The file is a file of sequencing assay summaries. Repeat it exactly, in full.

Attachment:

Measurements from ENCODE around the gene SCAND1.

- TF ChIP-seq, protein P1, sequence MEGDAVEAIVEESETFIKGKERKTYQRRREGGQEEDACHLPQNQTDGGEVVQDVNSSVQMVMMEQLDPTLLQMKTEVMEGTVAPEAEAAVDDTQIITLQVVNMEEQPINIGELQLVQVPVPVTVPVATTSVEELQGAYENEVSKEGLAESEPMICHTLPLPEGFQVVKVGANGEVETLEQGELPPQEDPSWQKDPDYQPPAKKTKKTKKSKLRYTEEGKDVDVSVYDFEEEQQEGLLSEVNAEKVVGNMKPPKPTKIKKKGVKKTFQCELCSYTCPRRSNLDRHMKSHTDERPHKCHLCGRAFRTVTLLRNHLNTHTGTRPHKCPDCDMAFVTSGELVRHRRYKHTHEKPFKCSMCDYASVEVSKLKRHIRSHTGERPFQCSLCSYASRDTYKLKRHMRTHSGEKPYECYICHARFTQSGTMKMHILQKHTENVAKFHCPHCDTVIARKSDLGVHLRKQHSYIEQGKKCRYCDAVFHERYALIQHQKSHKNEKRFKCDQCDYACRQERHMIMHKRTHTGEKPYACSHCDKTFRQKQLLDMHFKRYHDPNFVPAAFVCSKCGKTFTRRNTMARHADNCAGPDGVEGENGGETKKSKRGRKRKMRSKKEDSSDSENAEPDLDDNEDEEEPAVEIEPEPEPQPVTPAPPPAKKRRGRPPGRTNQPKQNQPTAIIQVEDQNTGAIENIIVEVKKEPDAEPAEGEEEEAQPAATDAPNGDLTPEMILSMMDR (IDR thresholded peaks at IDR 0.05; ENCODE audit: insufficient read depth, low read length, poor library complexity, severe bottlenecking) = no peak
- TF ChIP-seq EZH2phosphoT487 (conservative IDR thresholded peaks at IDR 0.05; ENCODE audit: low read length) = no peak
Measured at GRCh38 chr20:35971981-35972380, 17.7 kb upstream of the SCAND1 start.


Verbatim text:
Measurements from ENCODE around the gene SCAND1.

- TF ChIP-seq, protein P1, sequence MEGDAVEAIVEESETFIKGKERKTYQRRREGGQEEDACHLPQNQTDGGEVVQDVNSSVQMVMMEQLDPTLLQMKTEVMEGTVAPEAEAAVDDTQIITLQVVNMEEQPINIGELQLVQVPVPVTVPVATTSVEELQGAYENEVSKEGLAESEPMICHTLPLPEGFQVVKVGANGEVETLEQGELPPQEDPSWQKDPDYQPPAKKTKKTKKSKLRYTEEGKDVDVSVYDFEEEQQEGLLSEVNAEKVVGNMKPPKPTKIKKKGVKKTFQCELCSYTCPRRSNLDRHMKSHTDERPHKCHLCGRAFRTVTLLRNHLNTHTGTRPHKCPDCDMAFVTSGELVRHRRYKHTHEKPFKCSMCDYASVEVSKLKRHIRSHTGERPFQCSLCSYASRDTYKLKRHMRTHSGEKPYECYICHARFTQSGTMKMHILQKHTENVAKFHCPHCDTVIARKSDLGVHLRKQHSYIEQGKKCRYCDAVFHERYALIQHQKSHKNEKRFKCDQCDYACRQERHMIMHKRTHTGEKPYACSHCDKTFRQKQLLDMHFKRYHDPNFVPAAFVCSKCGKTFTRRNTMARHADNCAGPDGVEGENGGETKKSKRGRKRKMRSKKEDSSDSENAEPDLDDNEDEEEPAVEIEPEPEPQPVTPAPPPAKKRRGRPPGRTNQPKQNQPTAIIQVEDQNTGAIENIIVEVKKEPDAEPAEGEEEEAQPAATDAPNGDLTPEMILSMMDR (IDR thresholded peaks at IDR 0.05; ENCODE audit: insufficient read depth, low read length, poor library complexity, severe bottlenecking) = no peak
- TF ChIP-seq EZH2phosphoT487 (conservative IDR thresholded peaks at IDR 0.05; ENCODE audit: low read length) = no peak
Measured at GRCh38 chr20:35971981-35972380, 17.7 kb upstream of the SCAND1 start.